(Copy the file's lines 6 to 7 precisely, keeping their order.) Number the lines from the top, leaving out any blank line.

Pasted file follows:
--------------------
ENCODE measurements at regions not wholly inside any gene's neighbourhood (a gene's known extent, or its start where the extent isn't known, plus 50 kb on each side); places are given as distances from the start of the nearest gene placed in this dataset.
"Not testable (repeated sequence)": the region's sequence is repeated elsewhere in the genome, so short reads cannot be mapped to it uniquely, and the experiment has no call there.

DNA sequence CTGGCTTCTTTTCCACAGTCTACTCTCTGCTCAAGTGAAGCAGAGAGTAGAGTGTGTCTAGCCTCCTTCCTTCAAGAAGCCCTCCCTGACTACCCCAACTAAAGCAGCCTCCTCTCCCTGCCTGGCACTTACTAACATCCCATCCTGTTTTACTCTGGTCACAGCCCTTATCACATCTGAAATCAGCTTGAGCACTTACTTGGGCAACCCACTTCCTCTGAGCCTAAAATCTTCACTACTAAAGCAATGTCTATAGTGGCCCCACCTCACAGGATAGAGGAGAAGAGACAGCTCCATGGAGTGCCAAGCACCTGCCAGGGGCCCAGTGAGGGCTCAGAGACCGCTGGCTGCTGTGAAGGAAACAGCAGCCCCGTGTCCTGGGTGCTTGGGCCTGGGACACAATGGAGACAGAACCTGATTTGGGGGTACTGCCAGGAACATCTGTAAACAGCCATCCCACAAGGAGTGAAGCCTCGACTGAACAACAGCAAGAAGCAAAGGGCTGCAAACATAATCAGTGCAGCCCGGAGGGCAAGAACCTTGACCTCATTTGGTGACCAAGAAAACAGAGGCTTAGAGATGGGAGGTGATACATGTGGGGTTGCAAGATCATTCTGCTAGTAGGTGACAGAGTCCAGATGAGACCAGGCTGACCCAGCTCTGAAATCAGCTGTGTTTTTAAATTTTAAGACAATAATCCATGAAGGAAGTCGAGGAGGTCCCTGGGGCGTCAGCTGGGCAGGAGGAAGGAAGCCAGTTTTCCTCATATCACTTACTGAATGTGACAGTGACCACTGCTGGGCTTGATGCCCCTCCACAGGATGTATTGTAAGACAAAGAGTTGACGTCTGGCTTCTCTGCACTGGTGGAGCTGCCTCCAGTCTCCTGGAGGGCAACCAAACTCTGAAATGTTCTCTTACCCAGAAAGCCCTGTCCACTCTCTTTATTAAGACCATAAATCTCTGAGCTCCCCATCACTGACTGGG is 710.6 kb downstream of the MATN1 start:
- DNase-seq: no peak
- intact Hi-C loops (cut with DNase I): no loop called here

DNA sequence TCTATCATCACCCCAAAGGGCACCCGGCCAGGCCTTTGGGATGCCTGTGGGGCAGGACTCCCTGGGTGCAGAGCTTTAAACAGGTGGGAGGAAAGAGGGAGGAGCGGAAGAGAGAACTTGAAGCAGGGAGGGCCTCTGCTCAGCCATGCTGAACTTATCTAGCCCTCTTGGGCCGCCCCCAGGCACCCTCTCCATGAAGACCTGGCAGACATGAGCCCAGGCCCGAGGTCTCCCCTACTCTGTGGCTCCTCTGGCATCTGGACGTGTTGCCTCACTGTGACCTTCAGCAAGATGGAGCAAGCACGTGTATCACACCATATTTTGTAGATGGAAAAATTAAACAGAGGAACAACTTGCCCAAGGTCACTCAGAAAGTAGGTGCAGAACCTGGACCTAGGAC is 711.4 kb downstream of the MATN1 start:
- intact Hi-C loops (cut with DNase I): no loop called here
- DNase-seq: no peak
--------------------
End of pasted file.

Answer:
DNA sequence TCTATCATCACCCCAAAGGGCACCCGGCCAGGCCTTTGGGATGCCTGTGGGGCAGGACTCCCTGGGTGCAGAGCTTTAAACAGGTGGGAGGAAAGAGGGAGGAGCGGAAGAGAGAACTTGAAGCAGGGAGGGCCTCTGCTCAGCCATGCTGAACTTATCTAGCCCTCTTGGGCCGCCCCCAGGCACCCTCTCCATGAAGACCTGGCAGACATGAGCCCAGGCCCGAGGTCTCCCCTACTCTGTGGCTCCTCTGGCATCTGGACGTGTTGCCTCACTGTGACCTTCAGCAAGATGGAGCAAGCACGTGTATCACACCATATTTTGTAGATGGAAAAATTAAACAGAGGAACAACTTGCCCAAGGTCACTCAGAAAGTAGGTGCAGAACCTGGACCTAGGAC is 711.4 kb downstream of the MATN1 start:
- intact Hi-C loops (cut with DNase I): no loop called here